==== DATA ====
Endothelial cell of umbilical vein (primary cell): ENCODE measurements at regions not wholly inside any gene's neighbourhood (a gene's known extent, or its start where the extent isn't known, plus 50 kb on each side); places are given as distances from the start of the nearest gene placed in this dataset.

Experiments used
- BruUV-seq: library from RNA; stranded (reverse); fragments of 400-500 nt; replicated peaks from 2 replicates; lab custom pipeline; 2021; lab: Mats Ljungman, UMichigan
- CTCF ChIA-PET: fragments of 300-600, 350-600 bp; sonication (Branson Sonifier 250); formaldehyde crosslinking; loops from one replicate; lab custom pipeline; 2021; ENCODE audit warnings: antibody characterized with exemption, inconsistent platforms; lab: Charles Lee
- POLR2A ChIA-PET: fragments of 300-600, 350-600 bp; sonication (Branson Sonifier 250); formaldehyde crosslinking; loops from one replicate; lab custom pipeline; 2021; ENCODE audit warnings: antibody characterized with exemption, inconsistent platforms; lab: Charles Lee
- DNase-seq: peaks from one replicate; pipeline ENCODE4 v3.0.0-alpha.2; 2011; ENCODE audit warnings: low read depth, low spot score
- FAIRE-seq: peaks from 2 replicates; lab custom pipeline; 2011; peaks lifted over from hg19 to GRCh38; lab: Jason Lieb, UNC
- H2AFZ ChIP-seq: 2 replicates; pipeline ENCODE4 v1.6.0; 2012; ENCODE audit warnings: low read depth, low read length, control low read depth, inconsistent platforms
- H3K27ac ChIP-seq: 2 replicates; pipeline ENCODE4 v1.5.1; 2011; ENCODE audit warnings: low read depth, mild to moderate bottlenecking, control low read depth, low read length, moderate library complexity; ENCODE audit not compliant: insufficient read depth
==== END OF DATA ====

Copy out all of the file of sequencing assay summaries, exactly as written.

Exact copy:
Endothelial cell of umbilical vein (primary cell): ENCODE measurements at regions not wholly inside any gene's neighbourhood (a gene's known extent, or its start where the extent isn't known, plus 50 kb on each side); places are given as distances from the start of the nearest gene placed in this dataset.

Experiments used
- BruUV-seq: library from RNA; stranded (reverse); fragments of 400-500 nt; replicated peaks from 2 replicates; lab custom pipeline; 2021; lab: Mats Ljungman, UMichigan
- CTCF ChIA-PET: fragments of 300-600, 350-600 bp; sonication (Branson Sonifier 250); formaldehyde crosslinking; loops from one replicate; lab custom pipeline; 2021; ENCODE audit warnings: antibody characterized with exemption, inconsistent platforms; lab: Charles Lee
- POLR2A ChIA-PET: fragments of 300-600, 350-600 bp; sonication (Branson Sonifier 250); formaldehyde crosslinking; loops from one replicate; lab custom pipeline; 2021; ENCODE audit warnings: antibody characterized with exemption, inconsistent platforms; lab: Charles Lee
- DNase-seq: peaks from one replicate; pipeline ENCODE4 v3.0.0-alpha.2; 2011; ENCODE audit warnings: low read depth, low spot score
- FAIRE-seq: peaks from 2 replicates; lab custom pipeline; 2011; peaks lifted over from hg19 to GRCh38; lab: Jason Lieb, UNC
- H2AFZ ChIP-seq: 2 replicates; pipeline ENCODE4 v1.6.0; 2012; ENCODE audit warnings: low read depth, low read length, control low read depth, inconsistent platforms
- H3K27ac ChIP-seq: 2 replicates; pipeline ENCODE4 v1.5.1; 2011; ENCODE audit warnings: low read depth, mild to moderate bottlenecking, control low read depth, low read length, moderate library complexity; ENCODE audit not compliant: insufficient read depth